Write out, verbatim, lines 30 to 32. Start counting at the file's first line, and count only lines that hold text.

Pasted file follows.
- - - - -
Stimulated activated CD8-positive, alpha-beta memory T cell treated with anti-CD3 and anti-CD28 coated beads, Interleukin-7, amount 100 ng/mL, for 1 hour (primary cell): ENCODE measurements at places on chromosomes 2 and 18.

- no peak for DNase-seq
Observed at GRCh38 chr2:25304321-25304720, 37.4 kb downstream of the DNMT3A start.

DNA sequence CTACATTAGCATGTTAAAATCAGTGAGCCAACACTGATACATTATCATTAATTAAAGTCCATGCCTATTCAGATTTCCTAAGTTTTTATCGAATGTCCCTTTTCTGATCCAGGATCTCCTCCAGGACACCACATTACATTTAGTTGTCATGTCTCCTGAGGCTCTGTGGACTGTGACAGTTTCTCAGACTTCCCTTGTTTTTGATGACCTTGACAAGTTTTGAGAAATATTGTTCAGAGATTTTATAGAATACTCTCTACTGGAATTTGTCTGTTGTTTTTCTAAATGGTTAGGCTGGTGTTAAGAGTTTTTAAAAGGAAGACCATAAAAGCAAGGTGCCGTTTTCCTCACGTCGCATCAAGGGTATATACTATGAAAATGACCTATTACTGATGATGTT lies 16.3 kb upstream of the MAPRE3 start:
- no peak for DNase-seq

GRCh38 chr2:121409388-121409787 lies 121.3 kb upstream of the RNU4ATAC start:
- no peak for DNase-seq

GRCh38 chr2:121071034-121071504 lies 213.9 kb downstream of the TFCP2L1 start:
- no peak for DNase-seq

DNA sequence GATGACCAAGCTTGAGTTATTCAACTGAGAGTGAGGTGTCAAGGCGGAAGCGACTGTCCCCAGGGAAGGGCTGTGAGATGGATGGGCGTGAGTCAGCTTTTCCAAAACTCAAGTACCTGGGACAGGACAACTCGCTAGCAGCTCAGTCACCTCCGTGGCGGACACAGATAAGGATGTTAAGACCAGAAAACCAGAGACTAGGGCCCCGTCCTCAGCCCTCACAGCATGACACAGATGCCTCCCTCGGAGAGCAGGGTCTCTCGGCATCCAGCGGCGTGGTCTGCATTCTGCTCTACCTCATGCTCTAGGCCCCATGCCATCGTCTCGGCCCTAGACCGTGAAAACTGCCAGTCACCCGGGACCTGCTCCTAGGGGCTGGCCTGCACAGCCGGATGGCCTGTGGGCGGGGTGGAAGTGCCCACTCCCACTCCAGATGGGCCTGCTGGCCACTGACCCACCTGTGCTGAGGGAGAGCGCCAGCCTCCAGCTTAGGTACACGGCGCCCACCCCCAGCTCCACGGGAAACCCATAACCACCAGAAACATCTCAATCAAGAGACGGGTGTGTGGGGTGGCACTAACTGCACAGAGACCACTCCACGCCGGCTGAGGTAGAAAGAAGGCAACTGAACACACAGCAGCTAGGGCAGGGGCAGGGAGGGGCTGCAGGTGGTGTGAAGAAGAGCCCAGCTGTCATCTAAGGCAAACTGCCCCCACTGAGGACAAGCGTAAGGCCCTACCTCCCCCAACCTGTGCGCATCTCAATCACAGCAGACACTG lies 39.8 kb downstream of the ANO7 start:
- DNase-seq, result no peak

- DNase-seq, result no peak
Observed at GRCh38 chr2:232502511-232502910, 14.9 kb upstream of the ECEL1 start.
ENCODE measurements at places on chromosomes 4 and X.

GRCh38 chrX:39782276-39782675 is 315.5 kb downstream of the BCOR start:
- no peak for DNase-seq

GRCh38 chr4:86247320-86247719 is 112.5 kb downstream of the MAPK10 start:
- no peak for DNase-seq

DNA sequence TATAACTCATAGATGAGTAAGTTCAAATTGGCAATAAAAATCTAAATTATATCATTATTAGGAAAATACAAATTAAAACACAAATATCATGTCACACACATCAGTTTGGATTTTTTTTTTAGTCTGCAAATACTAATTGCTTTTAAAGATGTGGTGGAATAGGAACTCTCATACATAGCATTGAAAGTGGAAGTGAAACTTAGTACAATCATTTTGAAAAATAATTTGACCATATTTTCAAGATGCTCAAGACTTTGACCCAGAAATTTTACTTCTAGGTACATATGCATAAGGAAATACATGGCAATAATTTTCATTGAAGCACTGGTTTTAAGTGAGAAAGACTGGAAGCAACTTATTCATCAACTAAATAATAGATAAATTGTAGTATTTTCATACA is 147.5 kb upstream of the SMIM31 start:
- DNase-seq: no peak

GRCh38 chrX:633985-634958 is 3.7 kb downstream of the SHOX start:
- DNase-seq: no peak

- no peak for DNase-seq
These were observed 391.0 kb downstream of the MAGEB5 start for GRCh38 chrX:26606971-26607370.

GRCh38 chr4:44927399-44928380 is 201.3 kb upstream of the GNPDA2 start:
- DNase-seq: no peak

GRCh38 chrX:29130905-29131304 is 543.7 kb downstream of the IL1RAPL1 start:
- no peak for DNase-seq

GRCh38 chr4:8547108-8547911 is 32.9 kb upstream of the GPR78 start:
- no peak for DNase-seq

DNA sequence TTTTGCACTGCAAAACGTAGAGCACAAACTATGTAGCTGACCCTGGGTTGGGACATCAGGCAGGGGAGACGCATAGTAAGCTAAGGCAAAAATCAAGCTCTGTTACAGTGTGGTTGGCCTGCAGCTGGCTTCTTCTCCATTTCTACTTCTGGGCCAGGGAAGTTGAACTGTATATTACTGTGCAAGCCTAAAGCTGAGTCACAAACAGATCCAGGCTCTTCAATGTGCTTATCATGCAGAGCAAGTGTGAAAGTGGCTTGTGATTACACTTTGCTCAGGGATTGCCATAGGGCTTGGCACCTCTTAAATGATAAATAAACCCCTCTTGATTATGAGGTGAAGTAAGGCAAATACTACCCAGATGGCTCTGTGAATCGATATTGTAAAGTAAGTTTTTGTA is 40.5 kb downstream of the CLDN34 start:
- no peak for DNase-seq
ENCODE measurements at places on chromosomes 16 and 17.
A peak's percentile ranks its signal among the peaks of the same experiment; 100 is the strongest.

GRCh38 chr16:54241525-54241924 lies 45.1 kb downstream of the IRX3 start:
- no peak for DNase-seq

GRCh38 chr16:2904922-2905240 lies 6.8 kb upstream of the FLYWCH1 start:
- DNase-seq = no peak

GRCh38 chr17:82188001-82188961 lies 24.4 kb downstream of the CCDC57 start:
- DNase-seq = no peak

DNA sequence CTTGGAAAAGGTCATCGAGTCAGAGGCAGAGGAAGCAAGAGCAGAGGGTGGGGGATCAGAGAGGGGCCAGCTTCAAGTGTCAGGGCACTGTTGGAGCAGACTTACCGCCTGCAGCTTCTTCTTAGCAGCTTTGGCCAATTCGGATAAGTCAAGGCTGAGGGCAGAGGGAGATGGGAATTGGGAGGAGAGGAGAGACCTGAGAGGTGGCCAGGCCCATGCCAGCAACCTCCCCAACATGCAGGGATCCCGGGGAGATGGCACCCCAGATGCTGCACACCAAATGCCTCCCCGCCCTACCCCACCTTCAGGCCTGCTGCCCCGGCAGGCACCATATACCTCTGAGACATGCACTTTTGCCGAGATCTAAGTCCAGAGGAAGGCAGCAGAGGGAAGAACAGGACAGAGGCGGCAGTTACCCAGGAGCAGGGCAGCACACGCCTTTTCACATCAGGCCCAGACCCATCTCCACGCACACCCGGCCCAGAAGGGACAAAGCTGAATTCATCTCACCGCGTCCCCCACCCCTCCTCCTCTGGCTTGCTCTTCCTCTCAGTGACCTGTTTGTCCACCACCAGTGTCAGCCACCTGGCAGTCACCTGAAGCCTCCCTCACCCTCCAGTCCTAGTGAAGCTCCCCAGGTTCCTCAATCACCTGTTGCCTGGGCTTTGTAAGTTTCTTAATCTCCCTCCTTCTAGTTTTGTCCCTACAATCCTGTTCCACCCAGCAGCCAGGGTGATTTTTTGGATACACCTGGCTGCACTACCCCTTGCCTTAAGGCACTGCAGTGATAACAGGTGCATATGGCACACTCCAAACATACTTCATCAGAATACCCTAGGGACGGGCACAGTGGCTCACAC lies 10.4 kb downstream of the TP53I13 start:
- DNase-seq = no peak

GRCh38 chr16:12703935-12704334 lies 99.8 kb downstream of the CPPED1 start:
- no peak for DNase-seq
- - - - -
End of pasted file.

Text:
- no peak for DNase-seq

DNA sequence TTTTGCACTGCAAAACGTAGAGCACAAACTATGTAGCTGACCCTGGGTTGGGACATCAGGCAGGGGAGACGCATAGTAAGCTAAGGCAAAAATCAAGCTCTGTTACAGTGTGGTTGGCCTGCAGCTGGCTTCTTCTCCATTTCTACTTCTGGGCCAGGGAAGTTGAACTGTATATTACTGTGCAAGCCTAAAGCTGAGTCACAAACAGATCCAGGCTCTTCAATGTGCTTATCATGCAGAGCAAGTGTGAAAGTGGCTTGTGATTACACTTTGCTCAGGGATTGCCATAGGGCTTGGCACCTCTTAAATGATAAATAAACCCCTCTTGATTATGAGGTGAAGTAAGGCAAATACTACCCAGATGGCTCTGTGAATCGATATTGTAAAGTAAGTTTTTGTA is 40.5 kb downstream of the CLDN34 start:
- no peak for DNase-seq